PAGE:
The Native American tribes and nations didn’t want to be displaced by Europeans any more than we (former) Europeans want to be replaced by all those coming here and breeding here. We’re changing due to demographics, technology, economic patterns, etc. We can certainly manage the change better to maintain what we have, but the change is coming.

        • Leith says:

          Thought I sensed that backhanded allusion.

          Wasn’t Le Grand Dérangement of French-speaking Catholics from Acadia and northern Maine and replacing them with New Englanders one of the original great replacements? And then a hundred plus years ago there was a panic by anglo saxons in New England that they were being replaced by the Irish, Italians, Greeks, Armenians, and Jews. And now the latest “Great Replacement” is the conspiracy theory and manifesto of the genocide of Europeans expounded by terrorist Anders Breivik who murdered 77, mostly children.

    • Fred says:


      “the Europeans began the Great Replacement.”

      They, including many of my ancestors, came here and created a civilization that is so good that even Haitians, Afghans, Somalis and dozens of others want to get into it.

  2. Babeltuap says:

    Lots of evidence proving they came from Asia and surrounding island hopping over thousands of years. Either blown off course or exploring. China had the largest navy at one point and also invented the compass, paper and gunpowder. Unfortunately for them they shutdown and locked up. Europeans took those inventions and improved upon them and were able to conquer the landmass. Now they want to push out again…meh. Not happening with communism. Who is going to have the incentive to invent with that form of Government.

  3. Ahmed Fares says:

    An interesting article from the Daily Mail:

    First humans who crossed the Bering Strait some 15,000 years ago had indigenous Australian DNA that is now found in the bloodline of South America tribes, study finds

    Researchers propose the ancestry stems from early Australians who integrated with the first Americans who made the long journey from Asia over the Bering Strait Land Bridge some 15,000 years ago.

    The genetic analysis also showed these individuals may have clung to the Pacific coast while traveling through North America, which may explain why natives in the US do not have the genetic markers.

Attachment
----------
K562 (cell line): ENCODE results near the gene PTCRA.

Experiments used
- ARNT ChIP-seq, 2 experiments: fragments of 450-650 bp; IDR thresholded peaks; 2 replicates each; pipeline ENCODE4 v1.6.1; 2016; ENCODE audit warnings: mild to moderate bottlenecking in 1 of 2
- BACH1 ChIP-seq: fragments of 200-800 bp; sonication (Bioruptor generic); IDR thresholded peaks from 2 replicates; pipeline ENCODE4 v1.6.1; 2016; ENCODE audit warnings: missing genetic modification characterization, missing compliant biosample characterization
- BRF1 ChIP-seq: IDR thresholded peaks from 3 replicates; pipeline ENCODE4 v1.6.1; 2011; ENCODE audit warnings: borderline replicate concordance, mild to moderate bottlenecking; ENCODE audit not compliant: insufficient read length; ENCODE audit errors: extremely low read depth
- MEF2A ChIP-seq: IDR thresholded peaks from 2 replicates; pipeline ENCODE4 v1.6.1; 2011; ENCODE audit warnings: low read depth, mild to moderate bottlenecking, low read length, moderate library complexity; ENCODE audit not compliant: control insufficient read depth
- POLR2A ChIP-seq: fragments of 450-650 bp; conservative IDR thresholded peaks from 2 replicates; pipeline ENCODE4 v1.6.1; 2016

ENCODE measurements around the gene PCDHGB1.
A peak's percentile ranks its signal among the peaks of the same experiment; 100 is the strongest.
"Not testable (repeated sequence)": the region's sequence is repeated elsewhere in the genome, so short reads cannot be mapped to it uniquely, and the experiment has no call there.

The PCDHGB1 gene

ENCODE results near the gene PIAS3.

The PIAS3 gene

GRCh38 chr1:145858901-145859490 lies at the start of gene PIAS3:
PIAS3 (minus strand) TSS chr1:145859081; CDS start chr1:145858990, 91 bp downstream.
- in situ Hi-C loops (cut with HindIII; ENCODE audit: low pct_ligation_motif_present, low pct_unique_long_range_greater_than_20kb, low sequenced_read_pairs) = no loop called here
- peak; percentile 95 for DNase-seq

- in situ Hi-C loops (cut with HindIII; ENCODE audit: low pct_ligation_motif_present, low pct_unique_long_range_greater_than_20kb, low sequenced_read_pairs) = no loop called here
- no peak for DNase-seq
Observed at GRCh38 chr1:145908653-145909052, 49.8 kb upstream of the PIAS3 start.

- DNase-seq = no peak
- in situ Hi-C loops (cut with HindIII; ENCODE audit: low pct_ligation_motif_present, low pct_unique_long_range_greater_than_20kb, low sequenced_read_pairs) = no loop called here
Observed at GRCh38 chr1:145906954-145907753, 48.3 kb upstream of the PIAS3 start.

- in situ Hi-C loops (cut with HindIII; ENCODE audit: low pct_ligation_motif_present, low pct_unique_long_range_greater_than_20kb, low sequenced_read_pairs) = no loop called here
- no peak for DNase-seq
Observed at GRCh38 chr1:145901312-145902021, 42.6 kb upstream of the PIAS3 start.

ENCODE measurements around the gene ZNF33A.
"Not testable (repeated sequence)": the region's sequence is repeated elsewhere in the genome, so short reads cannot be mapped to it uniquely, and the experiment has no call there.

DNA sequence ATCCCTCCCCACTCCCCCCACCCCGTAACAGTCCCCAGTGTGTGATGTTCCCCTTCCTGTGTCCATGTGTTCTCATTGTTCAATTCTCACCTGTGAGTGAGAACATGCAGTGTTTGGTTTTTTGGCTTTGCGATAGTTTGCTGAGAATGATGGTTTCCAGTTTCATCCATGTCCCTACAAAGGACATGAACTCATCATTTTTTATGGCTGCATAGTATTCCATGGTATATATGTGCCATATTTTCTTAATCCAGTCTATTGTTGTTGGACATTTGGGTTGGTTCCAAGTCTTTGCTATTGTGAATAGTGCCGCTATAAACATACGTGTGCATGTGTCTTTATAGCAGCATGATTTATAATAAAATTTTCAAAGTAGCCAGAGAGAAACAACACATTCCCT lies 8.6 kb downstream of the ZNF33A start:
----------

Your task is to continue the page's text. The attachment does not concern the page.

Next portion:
4. fakebot says:

    I always wondered if it was a seafaring people rather than travelers by foot who were the first to land. Is it a sensible wager people originating from Polynesia might have been the first settlers to these parts?

    On another note, I’m in awe of the early European colonialists who settled in these lands. Some of these tribes were welcoming, but some were very hostile. The brutality of the Comanches was horrific.

    • Pat Lang says:


      SWMBO, a skilled genealogist, reminds me constantly that the leaders and stakeholders in the Massachusetts Bay colony were people of substance in England who signed on for the New World and its hardships.

    • Deap says:

      Some of the Alaska native peoples insist their oral tradition claims they came by boat; not by land.

      Allegedly the land bridge was so wide many of the migrating populations has no idea it was a bridge between two continents, as well as this land bridge migration took place over 35,000 years very incrementally as foraging necessitated moving into new territory.

      Plus how long did it take for this newly emerged land bridge to become vegetated and supportive of wild life?

      The last I heard was genetic tracing went back to Taiwan for the origins for what are called North American native peoples. The Great Polynesian Migration took place much later, but who knows what migrations preceded recordable history.

      Man and movement – relentless. As we are caught up in as we speak on our southern borders – no different than Atilla the Hun or the Visigoths?

      Ironically, must migration movement was due to “climate change” long, long, long before the Industrial Revolution. Droughts, river courses changed, harbors silting up, flooding, fires, earthquakes …relentless. Disease, famine, relentless.

  5. Deap says:

    In California we are constantly beaten up by the Indian casino big money crowd that we are living on their stolen land. They claim they were here first 13-15000 years ago.

    And for those alleged 13,000 years they remained hunter gatherers, domesticated no animals, harnessed no water energy, developed no written language, never developed agriculture, and “owned” only what they could defend from other warring tribal groups.